That Italy is perked up with medieval villages is no news, but not many (beside the Italians) know about Volterra. When exploring the area south of Florence, chances are you will be waiting in line for your turn to enter the fairy-tale villages of Siena and San Gimignano. You have reasons to. Still, heading to the walled town of Volterra, for a morning or afternoon stroll, has its benefits and shopping is one of them.
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Volterra practically has the exclusive of alabaster workmanship, but it is also an extraordinary container of other small artistic activities, that glorify the most traditional sectors of the Italian craftsmanship.
People have lived on Volterra’s hill since Neolithic times, but the city as we know it has Etruscan origins. It is enriched by ruins, architecture and art works from different historical times; fabulaetrusca, with its small carved window inside of a stone wall, can be missed at first sight, but just like with any other treasure, it is worth searching for. Nestled in Via Lungo Le Mura del Mandorlo, hides Etruscan gold (and silver). Hand-made jewels are reproduced from designs found in Etruscan excavations in the area; necklaces, rings, earrings and bracelets here are one of a kind.
Overlooking the Roman ruins of Theatre, the atelier exists since 1979 and it is well-know nationally, as well as internationally, thanks to their presence during industry trade shows and exhibitions. Still, it is a whole different experience to be introduced to their special craft right where it started.
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Leather backpacks, briefcases, bags, wallets, belts, suede clutches, coin purse, cardholders, the list goes on and on just like the tradition of working genuine leather in Tuscany. For centuries this enchanting and cultural region, in central Italy, has gained international recognition for producing the highest quality of leather goods. At the entrance of the 100% Toscana store, a short walk toward Porta all’Arco from Palazzo dei Priori, the smell of genuine leather hits like a wave. Choosing the right accessory won’t be easy as the range of colours, sizes and shapes feels countless, but no matter the time spent inside of “leather land”, you will walk out of the store knowing that what you just bought will stay with you for a long time.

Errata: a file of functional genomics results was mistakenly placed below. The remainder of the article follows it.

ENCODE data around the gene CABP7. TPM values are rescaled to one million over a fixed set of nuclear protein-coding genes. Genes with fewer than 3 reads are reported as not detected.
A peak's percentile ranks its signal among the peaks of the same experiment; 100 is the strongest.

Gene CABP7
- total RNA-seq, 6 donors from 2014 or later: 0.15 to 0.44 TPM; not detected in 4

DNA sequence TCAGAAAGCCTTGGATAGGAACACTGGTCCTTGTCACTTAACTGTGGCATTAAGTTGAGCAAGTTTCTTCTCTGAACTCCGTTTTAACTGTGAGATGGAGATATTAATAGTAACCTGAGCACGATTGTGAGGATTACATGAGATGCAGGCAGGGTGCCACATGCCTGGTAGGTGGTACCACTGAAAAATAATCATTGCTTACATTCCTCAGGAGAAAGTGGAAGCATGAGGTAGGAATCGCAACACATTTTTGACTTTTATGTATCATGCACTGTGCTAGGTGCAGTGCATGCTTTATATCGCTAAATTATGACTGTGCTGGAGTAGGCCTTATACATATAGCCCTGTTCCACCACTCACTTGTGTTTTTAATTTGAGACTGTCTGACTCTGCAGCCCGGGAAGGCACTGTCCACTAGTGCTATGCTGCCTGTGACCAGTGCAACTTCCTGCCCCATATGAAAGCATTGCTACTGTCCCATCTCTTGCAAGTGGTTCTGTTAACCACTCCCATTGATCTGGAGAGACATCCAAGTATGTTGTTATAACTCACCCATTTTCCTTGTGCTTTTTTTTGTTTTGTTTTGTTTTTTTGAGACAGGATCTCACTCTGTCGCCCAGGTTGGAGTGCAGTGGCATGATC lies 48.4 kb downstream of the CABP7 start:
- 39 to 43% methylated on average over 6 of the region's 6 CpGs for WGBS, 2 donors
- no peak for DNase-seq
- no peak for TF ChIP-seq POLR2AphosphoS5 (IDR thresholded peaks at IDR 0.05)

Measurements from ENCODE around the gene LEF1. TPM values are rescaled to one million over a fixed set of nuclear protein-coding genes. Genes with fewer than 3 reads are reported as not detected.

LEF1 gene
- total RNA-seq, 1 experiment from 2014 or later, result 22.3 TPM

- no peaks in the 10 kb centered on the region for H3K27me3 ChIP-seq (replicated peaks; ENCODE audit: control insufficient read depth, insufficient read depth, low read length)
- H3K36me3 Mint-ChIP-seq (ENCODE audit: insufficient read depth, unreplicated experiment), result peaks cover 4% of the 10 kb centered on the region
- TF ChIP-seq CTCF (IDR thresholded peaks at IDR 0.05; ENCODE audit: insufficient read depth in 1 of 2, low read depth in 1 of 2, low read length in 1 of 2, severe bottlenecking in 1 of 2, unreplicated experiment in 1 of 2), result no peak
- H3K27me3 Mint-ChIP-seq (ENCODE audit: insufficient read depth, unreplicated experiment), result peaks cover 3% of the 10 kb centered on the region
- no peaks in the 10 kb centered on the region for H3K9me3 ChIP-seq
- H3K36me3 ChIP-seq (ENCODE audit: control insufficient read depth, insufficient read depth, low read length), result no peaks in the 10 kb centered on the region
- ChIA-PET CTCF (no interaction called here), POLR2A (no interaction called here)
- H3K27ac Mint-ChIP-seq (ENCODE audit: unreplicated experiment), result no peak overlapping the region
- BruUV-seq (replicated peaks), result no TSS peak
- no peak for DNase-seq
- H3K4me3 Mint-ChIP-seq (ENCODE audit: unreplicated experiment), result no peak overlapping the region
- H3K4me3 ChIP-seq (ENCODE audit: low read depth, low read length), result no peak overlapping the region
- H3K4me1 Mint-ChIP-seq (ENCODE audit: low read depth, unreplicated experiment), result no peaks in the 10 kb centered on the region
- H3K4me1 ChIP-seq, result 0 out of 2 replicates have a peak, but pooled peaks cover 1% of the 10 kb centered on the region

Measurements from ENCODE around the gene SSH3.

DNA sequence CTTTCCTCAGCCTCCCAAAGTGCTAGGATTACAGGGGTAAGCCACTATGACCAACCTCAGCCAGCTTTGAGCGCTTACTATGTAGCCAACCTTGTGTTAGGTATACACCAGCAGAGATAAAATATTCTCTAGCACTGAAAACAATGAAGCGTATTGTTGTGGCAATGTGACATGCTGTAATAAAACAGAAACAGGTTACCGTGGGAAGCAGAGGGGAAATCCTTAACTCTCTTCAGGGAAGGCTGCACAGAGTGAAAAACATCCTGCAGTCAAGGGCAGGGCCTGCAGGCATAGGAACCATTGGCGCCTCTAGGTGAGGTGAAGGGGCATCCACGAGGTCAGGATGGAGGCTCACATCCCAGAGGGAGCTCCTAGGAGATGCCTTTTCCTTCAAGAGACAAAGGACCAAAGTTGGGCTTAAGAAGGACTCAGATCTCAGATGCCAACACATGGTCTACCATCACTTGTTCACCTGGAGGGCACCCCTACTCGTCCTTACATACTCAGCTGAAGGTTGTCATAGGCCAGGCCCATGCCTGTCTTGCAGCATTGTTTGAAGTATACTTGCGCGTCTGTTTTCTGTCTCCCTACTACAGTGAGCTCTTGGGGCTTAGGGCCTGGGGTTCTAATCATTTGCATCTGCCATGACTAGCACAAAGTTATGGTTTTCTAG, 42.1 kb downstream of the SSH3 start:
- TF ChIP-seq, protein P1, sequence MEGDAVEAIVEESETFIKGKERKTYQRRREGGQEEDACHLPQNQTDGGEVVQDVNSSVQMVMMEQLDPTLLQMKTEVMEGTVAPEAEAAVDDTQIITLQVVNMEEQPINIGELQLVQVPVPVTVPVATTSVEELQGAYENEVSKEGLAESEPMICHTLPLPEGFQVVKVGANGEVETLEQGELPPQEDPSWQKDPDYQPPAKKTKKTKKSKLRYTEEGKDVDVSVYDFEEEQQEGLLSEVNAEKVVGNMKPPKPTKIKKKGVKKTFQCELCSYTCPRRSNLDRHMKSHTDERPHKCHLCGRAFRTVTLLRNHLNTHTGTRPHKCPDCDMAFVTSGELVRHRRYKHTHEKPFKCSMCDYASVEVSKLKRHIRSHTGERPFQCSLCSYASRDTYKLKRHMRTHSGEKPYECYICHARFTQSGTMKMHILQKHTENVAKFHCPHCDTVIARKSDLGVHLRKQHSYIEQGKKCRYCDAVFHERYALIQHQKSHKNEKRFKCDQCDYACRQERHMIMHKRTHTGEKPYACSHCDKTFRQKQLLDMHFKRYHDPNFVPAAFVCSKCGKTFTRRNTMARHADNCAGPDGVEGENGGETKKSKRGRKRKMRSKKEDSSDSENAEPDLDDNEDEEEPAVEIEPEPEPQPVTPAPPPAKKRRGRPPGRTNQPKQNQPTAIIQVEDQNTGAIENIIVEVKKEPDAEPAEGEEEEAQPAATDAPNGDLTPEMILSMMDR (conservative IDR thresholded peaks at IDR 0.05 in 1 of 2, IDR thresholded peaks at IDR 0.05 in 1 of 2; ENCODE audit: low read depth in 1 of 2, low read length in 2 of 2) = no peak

La Cantina di Fabio
Via Antonio Gramsci, in Borgo S. Stefano, is one of those streets that are meant to be walked slowly. Popping up on your left and right, left, and right characteristic stores that will be hard to skip. Among the many worth mentioning, we choose La Cantina di Fabio. This wine store has a tradition that dates back 50 years- when young married couple, Fabio and Milena, first opened the business. Ever since, this warm and cosy gastronomy shop has been a landmark for both local restaurants, in search for niche wine labels, as well as educated travellers looking for a special bottle to bring back home. Beside stocking up on your wine collection, the shop, adorned with traditional fiaschette di vino hanging on the front door, is a great place to rest while sipping a glass or two.
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TOSCANAmente – CACIOTECA
With good wine comes good food and Sapori di Toscana has most of the regional flavours. Only a few steps away from La Cantina di Fabio, two cipressini trees frame the entrance of this welcoming deli. On your left, a shelf full of truffle, basil and red pepper oils and, as you browse through the rest of the store, you will be happy to see small cubes of cheese ready to be tasted before choosing among the rosemary, figs and honey, and black pepper goat cheese. Different type of salami hang from a wood stair in the middle of the store, you might be attracted to even just take photos inside of TOSCANAmente but we dare you not feeling your mouth watering.
Part of “Arte in Bottega” association, l’Istrice is a niche art gallery worth discovering when in Volterra. Located in Via Porta all’Arco 23, L’Istrice is a print laboratory that differentiates itself from the mass-scale topographical prints that can be found in most tourist gift stores. Maria Assunta is the talented artist behind the delicate etchings and her passion is clear at first sight. Seeking for this gem, up the Etruscan Arch, means taking the time to see a local artist at work because Maria Assunta will be more than happy to show how she creates her art. It will be hard to walk out of the quaint shop with empty hands but this is good because beside collecting a truly unique piece of art, you will have gained a full local experience.
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